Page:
I was reading a sign and Manuel came running up to me and asked me where I would like to sit. He looked pretty confused when I pointed at Janet and told him we were already sitting there. Then his light bulb came on…no, that’s not accurate….then, his night light came on!
Manuel’s eyes lit up and he said, “Ooooohhh!! I knew I see you somewhere before!” (Again, the truth, the whole truth and nothing but the truth!)
When the big, pale, secret mass murderer with round glasses brought out our plates, he apologized that the baked potatoes were still baking. They must have microwaved them, because literally two minutes later he proudly brought them out. We smashed them on the table a bit to soften them up.
A woman wearing a sleeveless shirt, shorts and a pair of cowboy boots was busing a table after pajama man and his group left. She asked if the potatoes needed more baking. We assured her they were just fine. Truth be told, they were still pretty hard, but we didn’t want to be the last ones out of the joint!
We were cautiously eating and Janet closed her eyes and started shaking her head saying, “I could have gone my whole life and not seen that!”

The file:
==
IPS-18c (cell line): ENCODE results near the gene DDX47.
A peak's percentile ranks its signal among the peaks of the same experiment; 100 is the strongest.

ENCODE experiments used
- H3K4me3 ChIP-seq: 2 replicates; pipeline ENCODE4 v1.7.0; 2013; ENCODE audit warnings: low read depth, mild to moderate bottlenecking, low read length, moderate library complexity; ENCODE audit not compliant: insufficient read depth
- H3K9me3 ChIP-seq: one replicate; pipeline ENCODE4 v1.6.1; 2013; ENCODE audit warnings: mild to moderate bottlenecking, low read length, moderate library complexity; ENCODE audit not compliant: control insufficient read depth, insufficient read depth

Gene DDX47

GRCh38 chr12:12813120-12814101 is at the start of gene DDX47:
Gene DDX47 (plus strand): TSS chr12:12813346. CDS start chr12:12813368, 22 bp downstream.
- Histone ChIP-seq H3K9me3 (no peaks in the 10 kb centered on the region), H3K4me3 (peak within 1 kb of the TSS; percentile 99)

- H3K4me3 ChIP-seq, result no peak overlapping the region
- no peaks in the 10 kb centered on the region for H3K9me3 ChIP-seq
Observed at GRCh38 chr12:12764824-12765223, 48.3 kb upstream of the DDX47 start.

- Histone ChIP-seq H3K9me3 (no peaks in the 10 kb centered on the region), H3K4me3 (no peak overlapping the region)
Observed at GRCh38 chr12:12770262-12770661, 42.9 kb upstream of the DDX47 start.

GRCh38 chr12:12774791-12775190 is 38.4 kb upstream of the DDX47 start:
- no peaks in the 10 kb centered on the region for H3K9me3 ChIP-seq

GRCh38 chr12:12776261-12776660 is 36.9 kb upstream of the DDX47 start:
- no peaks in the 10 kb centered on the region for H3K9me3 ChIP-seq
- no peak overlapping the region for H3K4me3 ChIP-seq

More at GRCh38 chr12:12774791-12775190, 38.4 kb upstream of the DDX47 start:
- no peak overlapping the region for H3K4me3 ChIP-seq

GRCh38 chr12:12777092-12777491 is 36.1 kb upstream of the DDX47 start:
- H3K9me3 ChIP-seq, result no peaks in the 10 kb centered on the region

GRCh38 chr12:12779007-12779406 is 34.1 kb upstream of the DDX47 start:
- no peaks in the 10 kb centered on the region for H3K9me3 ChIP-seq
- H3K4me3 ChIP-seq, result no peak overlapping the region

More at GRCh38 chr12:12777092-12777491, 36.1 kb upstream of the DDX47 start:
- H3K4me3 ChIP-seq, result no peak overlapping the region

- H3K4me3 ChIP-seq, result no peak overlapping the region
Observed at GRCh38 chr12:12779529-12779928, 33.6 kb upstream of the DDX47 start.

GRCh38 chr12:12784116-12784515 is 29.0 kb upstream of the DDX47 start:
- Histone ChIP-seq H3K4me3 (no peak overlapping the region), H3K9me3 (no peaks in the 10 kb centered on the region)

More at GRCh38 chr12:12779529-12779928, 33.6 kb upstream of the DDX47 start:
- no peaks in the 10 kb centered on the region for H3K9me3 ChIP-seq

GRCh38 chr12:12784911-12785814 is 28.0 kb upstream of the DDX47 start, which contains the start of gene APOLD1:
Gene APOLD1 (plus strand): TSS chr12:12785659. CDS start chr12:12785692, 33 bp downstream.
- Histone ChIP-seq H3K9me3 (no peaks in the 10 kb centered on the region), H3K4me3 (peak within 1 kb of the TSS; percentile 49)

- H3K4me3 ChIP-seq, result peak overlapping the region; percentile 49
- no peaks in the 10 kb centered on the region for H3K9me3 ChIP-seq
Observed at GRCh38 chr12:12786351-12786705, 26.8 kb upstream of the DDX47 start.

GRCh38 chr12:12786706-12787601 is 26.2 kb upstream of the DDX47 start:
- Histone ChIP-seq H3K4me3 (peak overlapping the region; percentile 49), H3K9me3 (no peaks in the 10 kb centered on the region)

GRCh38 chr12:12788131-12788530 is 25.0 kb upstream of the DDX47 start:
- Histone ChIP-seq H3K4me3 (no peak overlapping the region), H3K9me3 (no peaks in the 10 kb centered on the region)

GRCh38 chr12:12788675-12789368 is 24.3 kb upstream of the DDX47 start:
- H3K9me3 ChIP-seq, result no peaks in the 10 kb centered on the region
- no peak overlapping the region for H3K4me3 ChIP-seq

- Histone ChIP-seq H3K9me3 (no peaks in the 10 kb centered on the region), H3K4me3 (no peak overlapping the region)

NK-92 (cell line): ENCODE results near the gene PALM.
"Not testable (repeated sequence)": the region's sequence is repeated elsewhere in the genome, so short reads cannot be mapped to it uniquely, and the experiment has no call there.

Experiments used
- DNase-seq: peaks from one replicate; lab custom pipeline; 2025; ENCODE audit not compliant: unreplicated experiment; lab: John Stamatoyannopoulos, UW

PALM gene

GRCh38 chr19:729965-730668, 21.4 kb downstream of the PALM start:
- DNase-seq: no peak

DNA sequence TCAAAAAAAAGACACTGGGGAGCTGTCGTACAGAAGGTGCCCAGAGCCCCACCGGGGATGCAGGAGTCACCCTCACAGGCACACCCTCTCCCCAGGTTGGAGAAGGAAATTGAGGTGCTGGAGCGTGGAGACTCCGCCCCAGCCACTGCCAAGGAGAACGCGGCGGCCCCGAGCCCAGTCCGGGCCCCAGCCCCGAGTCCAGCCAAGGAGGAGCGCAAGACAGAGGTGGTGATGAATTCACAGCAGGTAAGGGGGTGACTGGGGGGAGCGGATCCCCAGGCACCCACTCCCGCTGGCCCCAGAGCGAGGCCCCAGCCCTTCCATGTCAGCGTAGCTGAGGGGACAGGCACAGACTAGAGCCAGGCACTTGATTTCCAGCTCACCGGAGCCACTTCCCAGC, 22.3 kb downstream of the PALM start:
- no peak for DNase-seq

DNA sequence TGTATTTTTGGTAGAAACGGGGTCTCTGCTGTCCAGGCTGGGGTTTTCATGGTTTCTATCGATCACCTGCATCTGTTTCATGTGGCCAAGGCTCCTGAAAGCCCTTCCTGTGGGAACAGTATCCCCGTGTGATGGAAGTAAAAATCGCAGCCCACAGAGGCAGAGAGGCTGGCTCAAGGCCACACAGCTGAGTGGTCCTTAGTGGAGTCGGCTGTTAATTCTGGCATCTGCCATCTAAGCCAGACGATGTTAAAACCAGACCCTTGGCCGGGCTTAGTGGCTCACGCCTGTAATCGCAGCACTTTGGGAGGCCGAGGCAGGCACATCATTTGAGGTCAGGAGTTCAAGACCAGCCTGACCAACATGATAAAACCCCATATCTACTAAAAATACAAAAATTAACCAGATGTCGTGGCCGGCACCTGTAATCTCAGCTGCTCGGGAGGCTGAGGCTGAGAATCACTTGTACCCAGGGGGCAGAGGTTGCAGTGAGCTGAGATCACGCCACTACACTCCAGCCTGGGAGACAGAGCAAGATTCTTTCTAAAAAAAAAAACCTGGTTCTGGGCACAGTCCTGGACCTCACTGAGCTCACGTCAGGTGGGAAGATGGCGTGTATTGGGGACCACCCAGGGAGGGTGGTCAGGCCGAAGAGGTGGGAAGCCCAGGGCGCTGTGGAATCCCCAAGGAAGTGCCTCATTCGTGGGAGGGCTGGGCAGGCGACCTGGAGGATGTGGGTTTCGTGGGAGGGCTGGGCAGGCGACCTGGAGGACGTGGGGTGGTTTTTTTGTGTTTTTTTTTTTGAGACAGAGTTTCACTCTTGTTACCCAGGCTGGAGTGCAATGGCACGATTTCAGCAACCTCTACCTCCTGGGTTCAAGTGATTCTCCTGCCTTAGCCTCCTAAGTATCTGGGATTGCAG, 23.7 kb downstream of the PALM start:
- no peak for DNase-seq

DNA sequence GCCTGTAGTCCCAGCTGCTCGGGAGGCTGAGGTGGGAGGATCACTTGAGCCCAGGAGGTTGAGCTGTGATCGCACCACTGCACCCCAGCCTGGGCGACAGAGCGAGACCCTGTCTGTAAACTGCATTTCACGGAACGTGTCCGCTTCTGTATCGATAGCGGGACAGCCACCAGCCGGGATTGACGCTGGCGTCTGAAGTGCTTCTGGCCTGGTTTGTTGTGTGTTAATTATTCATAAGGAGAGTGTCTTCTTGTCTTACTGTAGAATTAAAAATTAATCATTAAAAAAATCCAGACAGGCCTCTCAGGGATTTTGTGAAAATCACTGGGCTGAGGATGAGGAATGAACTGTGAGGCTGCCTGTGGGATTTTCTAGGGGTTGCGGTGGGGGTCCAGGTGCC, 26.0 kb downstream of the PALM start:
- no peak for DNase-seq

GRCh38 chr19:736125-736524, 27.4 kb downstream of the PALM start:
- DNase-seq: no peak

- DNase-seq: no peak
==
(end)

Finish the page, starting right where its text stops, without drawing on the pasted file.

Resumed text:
I looked over my shoulder but didn’t see anything. She said the big, pale guy who brought out our food had pulled up his shirt and was rubbing and scratching his belly! He clearly violated Janet’s Constitutional Rights because that’s just cruel and unusual punishment!
It did remind me to pray though: “Thank you sweet Jesus that I didn’t see that!” Even the thought could give you a repeated nightmare where you walk in, see that guy laid out shirtless on your living room recliner watching TV while using his belly button as a cup holder for a coke! That thought puts a shiver up my spine!!
Eventually our friends were leaving and visited for a minute saying their food was so-so. We realized then they do the same thing after out-of-town games…they intentionally mission off the beaten path to seek out new life, new civilizations, to boldly go where only backwoods locals have gone before!
We wondered what the kitchen looked like, but dropped that conversation figuring what happens in the kitchen stays in the kitchen.
Afterwards, neither of us felt very good. Maybe it was the food. Maybe it was exhaustion from watching Manuel run in baby steps, or the big, pale guy pulling up his shirt and rubbing his belly cellulose. Maybe it was imagining what went on in the kitchen. I don’t know.
But maybe, just maybe we don’t need to eat out off the beaten path any more!